Our fellow Nicole Batsch shares her experience....

Our fellow Nicole Batsch shares her experience....

While I was writing my PhD I craved the opportunity to discuss and debate the state of the dementia field, where it’s been and where it’s going and the often competing priorities of stakeholders including people living with dementia, families, health care professionals, researchers, policy makers and the charity sector. What I learned was that a PhD was often a long, lonely slog with only the warm glow from my computer screen to keep me company.

But for the past nine months, I’ve finally had that opportunity to discuss and debate and I’ve gotten to experience it in a multi-disciplinary setting to better understand the perspectives of other disciplines different to my own.

A Laughing Matter: SF Comedian Looks to Tell the Stories of Dementia Patients, Caregivers

A Laughing Matter: SF Comedian Looks to Tell the Stories of Dementia Patients, Caregivers

Failing a calculus class and grappling with tax issues made comedian Josh Kornbluth very unhappy, so he created and performed comedic monologues about the topics to feel more in control of his life.

Now he is tapping into that type of storytelling for dementia patients and their caregivers at UC San Francisco.

Kornbluth is one of 32 inaugural Atlantic Fellows at the Global Brain Health Institute, a collaboration between the Memory and Aging Center at UCSF and Trinity College, in Dublin, Ireland.

Brain Lessons: Creativity, Courage, and Cooking

In early June, the Global Brain Health Institute hosted Suzana Herculano-Houzel, a Brazilian scientist who challenged the dogma that the brain has a hundred billion neurons. Herculano-Houzel could find no evidence or origin for this claim, so she set out to count every neuron herself. Her book The Human Advantage chronicles her journey into the brain to prove that humans fall short of this number. In the end, she found that the human brain has 86 billion neurons, far fewer than other species with bigger brains. Her message: humans aren’t as special as we think we are.

Mediterranean Style Diet May Prevent Dementia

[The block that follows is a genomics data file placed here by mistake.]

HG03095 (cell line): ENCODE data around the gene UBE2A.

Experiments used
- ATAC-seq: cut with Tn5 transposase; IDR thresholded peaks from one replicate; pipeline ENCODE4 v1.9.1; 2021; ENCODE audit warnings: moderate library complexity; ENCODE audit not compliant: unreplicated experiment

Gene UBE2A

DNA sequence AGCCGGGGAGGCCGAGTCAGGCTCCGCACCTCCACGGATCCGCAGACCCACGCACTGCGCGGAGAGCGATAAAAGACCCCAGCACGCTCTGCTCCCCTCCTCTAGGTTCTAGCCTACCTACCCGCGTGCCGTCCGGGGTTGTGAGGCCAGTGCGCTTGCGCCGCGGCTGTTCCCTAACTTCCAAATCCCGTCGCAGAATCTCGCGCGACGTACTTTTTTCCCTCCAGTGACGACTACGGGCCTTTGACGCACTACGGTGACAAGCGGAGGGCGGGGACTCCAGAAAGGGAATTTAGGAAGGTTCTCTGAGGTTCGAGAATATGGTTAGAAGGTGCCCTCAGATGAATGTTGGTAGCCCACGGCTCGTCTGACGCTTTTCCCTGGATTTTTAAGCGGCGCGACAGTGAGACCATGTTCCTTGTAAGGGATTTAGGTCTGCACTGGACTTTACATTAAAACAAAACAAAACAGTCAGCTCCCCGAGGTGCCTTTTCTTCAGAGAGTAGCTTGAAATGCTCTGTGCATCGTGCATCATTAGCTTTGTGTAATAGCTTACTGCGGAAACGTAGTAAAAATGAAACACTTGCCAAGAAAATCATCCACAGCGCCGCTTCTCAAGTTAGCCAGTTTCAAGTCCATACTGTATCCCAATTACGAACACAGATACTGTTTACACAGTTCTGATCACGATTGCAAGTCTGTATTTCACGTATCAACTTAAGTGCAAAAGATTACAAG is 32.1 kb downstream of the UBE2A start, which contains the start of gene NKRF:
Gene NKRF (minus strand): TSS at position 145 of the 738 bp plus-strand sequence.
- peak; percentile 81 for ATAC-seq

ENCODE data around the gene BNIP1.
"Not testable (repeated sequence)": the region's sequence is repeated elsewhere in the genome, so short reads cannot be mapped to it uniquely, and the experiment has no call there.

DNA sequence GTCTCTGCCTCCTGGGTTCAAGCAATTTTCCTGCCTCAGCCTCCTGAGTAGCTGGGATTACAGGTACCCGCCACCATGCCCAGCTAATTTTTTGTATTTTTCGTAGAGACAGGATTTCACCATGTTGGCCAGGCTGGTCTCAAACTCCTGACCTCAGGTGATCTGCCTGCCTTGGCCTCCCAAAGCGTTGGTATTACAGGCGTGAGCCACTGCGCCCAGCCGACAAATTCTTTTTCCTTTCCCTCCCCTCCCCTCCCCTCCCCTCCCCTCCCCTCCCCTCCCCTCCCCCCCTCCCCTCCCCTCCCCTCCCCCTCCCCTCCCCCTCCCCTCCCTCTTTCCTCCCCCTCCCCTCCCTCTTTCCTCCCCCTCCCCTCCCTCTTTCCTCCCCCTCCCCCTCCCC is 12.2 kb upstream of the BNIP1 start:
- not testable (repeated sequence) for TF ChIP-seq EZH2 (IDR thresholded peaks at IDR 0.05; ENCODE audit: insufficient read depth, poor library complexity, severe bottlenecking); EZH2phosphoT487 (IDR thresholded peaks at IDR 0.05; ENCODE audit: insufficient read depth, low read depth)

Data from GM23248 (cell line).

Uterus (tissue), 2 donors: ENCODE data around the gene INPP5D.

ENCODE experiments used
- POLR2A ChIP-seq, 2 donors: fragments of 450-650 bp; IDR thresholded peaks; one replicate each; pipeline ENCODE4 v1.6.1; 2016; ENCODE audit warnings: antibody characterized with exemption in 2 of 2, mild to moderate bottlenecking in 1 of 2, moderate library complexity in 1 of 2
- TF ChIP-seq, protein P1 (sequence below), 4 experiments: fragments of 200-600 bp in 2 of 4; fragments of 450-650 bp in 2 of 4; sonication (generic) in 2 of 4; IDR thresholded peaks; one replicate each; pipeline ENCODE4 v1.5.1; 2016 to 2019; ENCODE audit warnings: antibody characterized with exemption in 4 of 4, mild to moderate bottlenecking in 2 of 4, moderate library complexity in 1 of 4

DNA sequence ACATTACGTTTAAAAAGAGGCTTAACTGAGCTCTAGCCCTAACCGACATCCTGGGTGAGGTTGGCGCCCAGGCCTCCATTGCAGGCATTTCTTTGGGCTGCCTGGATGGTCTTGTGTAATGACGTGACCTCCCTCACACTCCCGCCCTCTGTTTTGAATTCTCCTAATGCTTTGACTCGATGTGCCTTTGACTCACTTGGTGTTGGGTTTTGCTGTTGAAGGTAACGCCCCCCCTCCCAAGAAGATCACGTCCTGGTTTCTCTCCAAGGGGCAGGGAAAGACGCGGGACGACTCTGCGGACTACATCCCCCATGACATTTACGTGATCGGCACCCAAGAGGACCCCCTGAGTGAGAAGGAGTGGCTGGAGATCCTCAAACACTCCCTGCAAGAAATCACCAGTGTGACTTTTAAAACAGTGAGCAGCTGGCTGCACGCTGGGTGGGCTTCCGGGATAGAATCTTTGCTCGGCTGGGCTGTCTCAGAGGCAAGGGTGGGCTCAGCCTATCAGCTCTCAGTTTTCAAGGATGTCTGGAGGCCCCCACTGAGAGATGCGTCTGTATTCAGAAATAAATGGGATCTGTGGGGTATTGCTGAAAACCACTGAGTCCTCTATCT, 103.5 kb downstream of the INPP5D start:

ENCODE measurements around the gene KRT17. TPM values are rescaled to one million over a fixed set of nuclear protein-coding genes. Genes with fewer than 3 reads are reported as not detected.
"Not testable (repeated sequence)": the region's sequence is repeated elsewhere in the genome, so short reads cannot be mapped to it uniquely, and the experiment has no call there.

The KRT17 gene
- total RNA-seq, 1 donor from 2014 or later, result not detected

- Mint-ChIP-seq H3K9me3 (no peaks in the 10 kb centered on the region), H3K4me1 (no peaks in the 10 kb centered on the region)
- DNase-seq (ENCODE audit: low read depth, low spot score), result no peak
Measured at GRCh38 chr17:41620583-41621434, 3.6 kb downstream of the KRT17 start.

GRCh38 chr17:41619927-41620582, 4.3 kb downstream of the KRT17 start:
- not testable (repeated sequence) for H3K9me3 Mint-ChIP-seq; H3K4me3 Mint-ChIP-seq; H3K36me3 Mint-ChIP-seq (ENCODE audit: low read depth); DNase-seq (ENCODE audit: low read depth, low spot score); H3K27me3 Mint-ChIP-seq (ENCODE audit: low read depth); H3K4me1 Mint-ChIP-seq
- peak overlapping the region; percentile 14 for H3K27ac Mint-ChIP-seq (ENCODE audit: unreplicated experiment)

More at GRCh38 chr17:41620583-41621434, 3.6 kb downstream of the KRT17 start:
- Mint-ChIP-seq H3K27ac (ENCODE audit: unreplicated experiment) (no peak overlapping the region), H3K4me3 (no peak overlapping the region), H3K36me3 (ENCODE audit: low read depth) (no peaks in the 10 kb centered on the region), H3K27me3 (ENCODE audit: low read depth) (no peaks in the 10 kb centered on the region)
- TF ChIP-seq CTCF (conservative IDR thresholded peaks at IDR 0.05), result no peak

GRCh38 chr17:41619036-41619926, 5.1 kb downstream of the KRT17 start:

Mediterranean Style Diet May Prevent Dementia

Good news from research by GBHI Fellow Claire McEvoy: following the Mediterranean diet is linked to a 30-35% decrease in risk of cognitive impairment in older adults.

McEvoy presented the findings at the Alzheimer's Association annual meeting in London this week, which earned her the conference's Postdoc Poster Award. Her research was covered in CNN, CBS, the Guardian, Fortune, and Daily Mail.

Building a Brain

What’s needed to understand the brain is a parts list: a population of neurons, a close community of glial cells and a map of the neighborhoods that are hard hit in a variety of neurodegenerative diseases. Bring neurologist Bill Seeley these things and let him get under the hood: He will figure out why some brain regions are vulnerable to specific diseases and others are not.

Three Sisters

When Debbie and Andrea’s sister shut down and stopped talking, after she publically obsessed over the beauty of her own feet, after the length of her sentences fractured into one word, after her blood was sent off for scrutiny, the pieces of a sad family puzzle finally fell into place. Their sister has a newly identified genetic mutation called chromosome 9 open reading frame 72 (C9ORF72) that can cause either frontotemporal dementia or motor neuron disease.

Life History Matters

Zachary Miller loves talking to his patients about their childhood. He believes that the clues to some neurodegenerative diseases have roots in a person’s early years of life. Did your mother have a normal pregnancy? Were you born on time? Did you enjoy reading? Were you ever tutored in math? Are you left-handed? And on and on it goes, patching together dozens of bits of life history to make sense of why an aging brain may be more vulnerable to specific types of dementia.

Dementia and Climate Change: Both in Need of Global Cooperation for Positive Change

Dementia and Climate Change: Both in Need of Global Cooperation for Positive Change

I’m not an expert in climate change. However, I am a professional and academic expert in dementia and have noted some comparisons between the two. First, both have been heavily stigmatized and progress to better understand what is needed has been slow for the past thirty years. Second, both seem to have a need for positive change.